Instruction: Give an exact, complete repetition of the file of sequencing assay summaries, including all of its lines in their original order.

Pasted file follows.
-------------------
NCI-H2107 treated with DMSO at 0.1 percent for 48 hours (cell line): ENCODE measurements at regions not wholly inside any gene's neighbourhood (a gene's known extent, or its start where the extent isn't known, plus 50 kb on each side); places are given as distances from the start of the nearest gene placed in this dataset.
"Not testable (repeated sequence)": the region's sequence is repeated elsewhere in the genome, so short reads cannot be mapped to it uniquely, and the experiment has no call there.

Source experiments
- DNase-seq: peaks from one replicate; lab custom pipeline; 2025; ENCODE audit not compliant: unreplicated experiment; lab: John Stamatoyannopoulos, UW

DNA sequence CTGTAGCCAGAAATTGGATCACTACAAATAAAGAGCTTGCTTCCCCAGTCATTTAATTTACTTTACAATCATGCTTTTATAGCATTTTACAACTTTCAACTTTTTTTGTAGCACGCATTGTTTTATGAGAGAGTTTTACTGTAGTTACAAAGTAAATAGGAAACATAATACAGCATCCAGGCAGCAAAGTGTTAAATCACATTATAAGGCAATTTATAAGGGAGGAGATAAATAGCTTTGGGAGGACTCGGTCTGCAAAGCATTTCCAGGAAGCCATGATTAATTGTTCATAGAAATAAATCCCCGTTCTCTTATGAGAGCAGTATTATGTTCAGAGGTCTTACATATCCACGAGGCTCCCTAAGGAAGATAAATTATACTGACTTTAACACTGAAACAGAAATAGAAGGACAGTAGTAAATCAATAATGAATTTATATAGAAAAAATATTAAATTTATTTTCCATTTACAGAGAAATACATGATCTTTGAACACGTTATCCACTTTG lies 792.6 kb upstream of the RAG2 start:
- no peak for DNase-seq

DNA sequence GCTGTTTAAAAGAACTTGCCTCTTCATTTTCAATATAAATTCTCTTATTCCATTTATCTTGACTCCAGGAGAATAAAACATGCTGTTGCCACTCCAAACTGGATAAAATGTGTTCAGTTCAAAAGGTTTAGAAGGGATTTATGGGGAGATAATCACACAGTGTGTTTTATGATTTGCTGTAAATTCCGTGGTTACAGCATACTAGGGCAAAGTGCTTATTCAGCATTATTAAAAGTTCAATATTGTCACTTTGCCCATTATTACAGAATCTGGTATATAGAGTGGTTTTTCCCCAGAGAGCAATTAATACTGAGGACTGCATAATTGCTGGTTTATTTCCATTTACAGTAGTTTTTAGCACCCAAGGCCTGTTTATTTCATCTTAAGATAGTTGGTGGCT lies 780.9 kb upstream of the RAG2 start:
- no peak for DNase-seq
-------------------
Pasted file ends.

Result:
NCI-H2107 treated with DMSO at 0.1 percent for 48 hours (cell line): ENCODE measurements at regions not wholly inside any gene's neighbourhood (a gene's known extent, or its start where the extent isn't known, plus 50 kb on each side); places are given as distances from the start of the nearest gene placed in this dataset.
"Not testable (repeated sequence)": the region's sequence is repeated elsewhere in the genome, so short reads cannot be mapped to it uniquely, and the experiment has no call there.

Source experiments
- DNase-seq: peaks from one replicate; lab custom pipeline; 2025; ENCODE audit not compliant: unreplicated experiment; lab: John Stamatoyannopoulos, UW

DNA sequence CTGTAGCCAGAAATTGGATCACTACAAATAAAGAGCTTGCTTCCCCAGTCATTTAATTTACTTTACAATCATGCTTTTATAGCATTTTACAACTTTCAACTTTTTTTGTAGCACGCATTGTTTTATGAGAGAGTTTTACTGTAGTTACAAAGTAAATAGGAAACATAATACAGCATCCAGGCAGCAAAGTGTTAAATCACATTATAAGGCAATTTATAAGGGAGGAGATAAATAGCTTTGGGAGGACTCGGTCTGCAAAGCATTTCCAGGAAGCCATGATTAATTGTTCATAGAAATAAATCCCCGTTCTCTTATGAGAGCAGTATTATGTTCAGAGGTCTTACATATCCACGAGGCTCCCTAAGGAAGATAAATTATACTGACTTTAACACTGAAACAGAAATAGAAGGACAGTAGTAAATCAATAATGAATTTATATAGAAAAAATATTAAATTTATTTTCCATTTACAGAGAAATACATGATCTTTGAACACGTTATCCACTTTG lies 792.6 kb upstream of the RAG2 start:
- no peak for DNase-seq

DNA sequence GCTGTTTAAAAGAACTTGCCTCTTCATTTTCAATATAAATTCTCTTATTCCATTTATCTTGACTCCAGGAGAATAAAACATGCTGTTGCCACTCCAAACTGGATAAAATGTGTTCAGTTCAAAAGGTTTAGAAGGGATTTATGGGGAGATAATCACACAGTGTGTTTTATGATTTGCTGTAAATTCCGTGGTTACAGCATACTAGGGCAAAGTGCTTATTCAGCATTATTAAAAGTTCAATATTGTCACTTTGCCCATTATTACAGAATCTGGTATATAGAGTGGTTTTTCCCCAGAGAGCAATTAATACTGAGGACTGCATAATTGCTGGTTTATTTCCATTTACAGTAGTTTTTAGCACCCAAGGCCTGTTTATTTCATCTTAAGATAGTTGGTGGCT lies 780.9 kb upstream of the RAG2 start:
- no peak for DNase-seq